John Steinbeck, a loyal and hardworking author, took upon himself the task of writing a novel that would change the lives of many American citizens. Steinbeck’s controversial novel, The Grapes of Wrath, sparked a state of terror that would soon affect his reputational status. Published in 1939, the novel told the story of a young family, the Joads, who took a journey across the country to find decent work in California. Steinbeck, being the author he is, included inter-chapters, which told the stories of many different people during that time. These people, as well as the Joads, struggled horribly. Before the creation of the novel, Steinbeck stated: “I want to put a tag of shame on the greedy bastards who are responsible for this [the Great Depression and its effects]. I’ve done my damnedest to rip a reader’s nerves to rags.” (Banned Books Awareness: “The Grapes of Wrath”) Accomplishing his goal, “many Americans were disgusted by how Steinbeck described the poor and accused him of exaggerating the conditions to make a political point.” (Banned Books Awareness: “The Grapes of Wrath”) The government of the United States began to accuse Steinbeck of communism, and attacked his social and political views. Most importantly, the Associated Farmers of California began to label The Grapes of Wrath as “communist propaganda.” (Banned Books Awareness: “The Grapes of Wrath”)The government, believing that they were committing the correct action, began to investigate John Steinbeck with the Federal Bureau of Investigation. The FBI, however, denied that Steinbeck was ever under investigation to begin with. On May 11, 1942, Steinbeck wrote a letter to the US Attorney General, Francis Biddle, complaining about the abundance of FBI surveillanc…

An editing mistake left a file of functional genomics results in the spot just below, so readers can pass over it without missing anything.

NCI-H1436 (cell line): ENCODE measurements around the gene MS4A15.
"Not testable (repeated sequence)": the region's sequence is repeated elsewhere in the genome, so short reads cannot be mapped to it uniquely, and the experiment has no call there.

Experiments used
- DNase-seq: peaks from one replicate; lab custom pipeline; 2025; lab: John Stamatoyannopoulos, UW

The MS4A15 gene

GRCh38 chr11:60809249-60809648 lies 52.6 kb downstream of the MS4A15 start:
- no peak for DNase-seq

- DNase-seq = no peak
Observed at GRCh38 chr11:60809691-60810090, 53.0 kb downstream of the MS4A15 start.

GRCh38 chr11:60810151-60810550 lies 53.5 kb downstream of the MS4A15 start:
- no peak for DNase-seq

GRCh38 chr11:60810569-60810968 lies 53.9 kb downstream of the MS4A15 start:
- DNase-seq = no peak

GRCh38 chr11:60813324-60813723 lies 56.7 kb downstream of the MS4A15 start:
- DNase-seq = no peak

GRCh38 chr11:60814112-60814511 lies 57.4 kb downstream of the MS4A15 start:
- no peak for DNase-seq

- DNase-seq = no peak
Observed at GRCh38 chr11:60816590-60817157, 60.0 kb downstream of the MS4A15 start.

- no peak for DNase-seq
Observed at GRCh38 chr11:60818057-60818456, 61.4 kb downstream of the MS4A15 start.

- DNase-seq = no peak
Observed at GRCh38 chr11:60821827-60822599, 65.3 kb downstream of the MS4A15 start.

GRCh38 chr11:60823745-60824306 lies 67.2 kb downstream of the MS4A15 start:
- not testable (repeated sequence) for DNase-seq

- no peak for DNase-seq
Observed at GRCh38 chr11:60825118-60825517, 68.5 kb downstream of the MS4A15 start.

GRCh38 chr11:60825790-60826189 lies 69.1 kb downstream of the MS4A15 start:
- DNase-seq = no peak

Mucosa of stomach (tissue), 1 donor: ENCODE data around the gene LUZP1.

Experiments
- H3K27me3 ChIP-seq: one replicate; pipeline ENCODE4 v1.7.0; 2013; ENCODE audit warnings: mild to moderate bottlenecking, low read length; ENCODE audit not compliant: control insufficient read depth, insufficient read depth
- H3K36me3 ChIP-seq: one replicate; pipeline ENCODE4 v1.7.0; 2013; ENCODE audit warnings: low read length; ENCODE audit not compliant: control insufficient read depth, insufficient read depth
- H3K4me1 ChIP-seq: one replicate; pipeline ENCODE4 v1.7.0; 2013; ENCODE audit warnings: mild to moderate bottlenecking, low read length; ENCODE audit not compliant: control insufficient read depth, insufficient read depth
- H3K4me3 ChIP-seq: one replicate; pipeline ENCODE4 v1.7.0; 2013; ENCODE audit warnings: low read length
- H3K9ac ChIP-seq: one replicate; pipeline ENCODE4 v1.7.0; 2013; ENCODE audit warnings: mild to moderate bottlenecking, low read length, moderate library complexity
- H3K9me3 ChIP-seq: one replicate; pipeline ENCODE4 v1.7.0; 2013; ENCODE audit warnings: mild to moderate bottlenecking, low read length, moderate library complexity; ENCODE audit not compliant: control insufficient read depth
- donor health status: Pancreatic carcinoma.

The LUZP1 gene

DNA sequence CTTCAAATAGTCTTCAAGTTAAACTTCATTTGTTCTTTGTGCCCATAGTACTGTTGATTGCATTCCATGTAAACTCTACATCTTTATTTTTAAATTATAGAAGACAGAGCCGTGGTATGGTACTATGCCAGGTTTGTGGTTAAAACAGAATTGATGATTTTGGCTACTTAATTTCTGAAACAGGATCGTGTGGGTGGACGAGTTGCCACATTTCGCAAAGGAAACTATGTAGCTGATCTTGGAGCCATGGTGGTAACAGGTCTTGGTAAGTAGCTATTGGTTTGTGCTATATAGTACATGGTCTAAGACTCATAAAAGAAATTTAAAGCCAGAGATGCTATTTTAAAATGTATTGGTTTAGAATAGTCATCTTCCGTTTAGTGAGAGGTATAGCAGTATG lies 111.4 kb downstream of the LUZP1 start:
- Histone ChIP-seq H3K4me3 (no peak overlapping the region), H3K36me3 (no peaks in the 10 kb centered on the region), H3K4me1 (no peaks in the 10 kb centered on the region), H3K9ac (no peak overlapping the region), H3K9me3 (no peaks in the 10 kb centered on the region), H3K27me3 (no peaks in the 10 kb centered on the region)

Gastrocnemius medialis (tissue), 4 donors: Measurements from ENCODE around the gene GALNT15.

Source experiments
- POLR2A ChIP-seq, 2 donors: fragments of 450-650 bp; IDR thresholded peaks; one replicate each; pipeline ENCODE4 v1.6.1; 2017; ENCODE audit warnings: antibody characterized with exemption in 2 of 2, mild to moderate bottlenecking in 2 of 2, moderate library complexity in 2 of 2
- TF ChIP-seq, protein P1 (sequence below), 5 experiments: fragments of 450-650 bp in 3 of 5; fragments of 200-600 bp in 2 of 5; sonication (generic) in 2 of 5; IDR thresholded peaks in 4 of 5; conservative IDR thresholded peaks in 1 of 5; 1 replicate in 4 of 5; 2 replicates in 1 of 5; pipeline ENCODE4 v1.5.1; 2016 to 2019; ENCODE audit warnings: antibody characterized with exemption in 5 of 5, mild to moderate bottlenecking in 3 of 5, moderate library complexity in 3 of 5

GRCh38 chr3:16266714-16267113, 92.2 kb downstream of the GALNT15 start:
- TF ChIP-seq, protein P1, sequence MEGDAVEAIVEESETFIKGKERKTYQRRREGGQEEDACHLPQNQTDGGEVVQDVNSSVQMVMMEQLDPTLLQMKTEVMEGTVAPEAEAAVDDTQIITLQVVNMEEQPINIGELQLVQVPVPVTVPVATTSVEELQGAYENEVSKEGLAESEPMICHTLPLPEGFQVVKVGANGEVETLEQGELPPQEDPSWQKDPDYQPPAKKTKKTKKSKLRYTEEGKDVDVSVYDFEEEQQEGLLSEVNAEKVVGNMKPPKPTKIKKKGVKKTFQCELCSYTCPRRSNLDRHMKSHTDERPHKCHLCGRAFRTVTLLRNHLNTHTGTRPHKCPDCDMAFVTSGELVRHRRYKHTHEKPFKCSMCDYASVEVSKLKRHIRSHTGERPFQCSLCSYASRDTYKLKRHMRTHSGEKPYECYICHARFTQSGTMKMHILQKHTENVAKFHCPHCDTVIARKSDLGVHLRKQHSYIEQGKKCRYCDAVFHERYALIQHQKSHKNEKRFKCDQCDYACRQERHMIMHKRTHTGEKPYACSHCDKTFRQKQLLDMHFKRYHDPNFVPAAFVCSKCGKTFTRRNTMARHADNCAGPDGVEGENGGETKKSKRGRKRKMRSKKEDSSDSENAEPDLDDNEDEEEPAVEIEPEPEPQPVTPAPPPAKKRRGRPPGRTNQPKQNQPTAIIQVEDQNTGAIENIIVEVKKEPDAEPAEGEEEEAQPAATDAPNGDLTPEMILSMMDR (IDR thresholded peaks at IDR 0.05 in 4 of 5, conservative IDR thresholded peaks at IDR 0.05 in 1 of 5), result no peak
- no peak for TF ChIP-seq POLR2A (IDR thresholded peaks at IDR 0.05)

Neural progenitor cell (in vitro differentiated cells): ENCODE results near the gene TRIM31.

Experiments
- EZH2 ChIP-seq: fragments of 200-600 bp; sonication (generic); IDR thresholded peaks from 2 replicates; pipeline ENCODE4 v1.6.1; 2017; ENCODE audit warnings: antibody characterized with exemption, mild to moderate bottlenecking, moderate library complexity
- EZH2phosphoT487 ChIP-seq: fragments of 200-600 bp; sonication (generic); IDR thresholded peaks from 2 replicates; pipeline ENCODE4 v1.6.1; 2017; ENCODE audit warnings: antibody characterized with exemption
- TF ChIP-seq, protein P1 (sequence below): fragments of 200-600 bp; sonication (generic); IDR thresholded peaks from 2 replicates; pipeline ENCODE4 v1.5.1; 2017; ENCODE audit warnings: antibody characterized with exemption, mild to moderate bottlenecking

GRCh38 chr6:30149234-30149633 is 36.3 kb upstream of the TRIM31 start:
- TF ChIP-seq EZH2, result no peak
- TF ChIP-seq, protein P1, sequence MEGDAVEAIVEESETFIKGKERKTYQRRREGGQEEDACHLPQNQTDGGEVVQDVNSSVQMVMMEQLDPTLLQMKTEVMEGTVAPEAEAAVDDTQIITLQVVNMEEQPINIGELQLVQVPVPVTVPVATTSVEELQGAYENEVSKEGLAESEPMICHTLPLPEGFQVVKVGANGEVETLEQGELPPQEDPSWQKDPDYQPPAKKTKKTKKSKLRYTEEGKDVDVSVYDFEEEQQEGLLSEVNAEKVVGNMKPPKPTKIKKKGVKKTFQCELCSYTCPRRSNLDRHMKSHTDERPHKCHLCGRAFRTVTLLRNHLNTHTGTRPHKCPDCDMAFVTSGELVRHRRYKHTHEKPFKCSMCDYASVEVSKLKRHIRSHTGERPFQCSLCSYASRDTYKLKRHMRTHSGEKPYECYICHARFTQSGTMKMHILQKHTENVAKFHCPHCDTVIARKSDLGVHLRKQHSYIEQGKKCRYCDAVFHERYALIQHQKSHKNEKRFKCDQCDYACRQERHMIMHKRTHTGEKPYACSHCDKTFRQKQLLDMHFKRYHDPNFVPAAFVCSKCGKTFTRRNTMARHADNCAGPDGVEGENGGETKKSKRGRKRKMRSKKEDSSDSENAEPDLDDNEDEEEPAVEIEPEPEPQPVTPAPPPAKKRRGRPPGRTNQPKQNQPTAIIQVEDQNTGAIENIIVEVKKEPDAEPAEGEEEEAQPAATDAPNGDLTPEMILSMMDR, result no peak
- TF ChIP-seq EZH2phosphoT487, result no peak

…inbeck defeated the irrational claims, and continued to spread his works and opinion. Terrified by this, many citizens and nations began to destroy the author’s reputation, and unsuccessfully obliterate his novels, letters, and other “communism endorsing” works.Works Cited
“The Grapes of Wrath.” Banned Books Awareness. Deep Forest Productions, 12 Aug. 2012. Web. 28 Feb. 2014.
“The Big Read.” The Grapes of Wrath. National Endowment for the Arts, 2009. Web. 28 Feb. 2014.
“John Steinbeck.” FBI Records: The Vault. Federal Bureau of Investigation, n.d. Web. 28 Feb. 2014.
Fensch, Thomas. Top Secret: The FBI Files on John Steinbeck. Santa Teresa: New Century, 2002. Print.
Driscoll, Molly. “John Steinbeck’s ‘The Grapes of Wrath’ Wasn’t so Beloved by One California County.” The Christian Science Monitor. The Christian Science Monitor, 27 Feb. 2014. Web. 28 Feb. 2014.